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The importance of reading is usually accepted by those who can read. It is interesting to see that our site's most visited page is the "Why Is Reading Important?" page. Two of the three most popular keywords used to find our site are: why is reading important and why reading is important. Many people seem to be wondering how vital reading is in our modern society.
Let's look briefly at the importance of reading in the four stages of life.
The first stage is birth through grade one. Studies show that a child develops 80% of the attitudes, values, fears, and loyalties that he/she will carry through life during this time. It is a tremendously important time in a person's life. Also, it is the time of the greatest learning curve. A child is learning primary relationships, eating, balance [walking], language, and a hundred other foundational activities. There is no reason why, when a person's mind is so open to learning, they should not be taught to read. Public schools, and many private schools, try to teach children to read by the end of grade 3. Most children between the ages of 4 and 7 can learn to read very well. Ideally, they should enter school already reading. [Note: If the school is not prepared to handle children who can already read, then other problems may develop; however, I do not believe holding a child back and limiting their potential is the correct answer. We cannot downplay the importance of reading early just because others do not focus on it.]
The second stage is the mastery of academic subjects that are taught from grades two through grades 6. In most schools, attention is switched from reading to other subjects at the end of grade 3. Any student struggling with reading at this point is a candidate for being left behind or being pushed forward without ever mastering the necessary skills or being put in a special education class. Not being taught to read may be their only real problem. In most cases, failure to read is not their fault but the fault of the method used to teach them. In any case, during this stage of learning, students need to master reading, grammar, and concrete math, as well as build on foundational knowledge.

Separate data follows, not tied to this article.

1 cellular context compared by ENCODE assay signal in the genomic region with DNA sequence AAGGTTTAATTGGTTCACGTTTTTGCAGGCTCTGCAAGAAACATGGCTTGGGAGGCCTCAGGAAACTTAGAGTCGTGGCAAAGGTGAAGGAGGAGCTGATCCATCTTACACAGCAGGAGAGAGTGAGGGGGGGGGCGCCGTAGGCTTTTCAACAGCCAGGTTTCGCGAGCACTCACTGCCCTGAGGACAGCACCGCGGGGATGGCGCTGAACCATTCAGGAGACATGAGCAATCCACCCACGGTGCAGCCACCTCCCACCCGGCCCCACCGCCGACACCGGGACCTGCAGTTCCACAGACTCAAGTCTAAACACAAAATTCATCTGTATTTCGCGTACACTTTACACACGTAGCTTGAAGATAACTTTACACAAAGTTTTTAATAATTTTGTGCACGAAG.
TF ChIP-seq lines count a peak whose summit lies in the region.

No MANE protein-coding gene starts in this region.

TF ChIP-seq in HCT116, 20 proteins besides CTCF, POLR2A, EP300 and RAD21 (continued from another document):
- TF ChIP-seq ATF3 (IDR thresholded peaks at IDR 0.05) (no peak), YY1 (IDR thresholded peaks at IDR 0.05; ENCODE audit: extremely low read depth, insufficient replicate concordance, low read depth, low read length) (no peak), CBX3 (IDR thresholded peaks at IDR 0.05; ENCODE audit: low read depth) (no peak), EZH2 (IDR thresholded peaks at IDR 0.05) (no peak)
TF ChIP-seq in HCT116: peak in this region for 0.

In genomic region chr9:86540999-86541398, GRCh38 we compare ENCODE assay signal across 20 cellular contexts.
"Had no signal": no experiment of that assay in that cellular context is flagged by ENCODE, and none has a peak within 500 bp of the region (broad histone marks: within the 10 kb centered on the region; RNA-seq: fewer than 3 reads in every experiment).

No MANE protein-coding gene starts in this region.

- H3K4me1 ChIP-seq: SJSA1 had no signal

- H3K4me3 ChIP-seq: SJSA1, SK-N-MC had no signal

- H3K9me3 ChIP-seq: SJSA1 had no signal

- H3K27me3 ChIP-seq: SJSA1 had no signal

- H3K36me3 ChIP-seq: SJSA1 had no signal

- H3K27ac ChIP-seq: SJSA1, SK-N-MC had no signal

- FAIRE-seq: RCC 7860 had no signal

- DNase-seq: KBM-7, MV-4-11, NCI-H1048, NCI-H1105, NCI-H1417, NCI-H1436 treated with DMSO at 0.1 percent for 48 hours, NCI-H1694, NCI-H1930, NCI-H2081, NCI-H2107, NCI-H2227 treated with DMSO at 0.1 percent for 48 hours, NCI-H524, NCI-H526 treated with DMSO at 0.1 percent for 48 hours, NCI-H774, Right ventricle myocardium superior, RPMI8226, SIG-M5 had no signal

The third stage is from grades seven through twelve. Now students are introduced to more abstract concepts in their studies. Again, if they have not mastered reading and concrete math facts by now, they will likely struggle in all subjects.
The fourth stage is when they complete school. Students can then apply all they have learned to further education or life management skills. Lack of reading skills here can hinder employment, gaining new knowledge, relationships, and the pure pleasure of reading.
Reading is essential, and no one is too old to learn. Even if you are in the fourth stage, you can learn to read. If you have children above four years of age, teach them to read. Certainly, if your children are in school and struggling with reading, get them help. The ability to read is the foundation on which all other subjects are based. After grade 3, they will become more and more academically lost if they can't read. The importance of reading must be a focal point in education.
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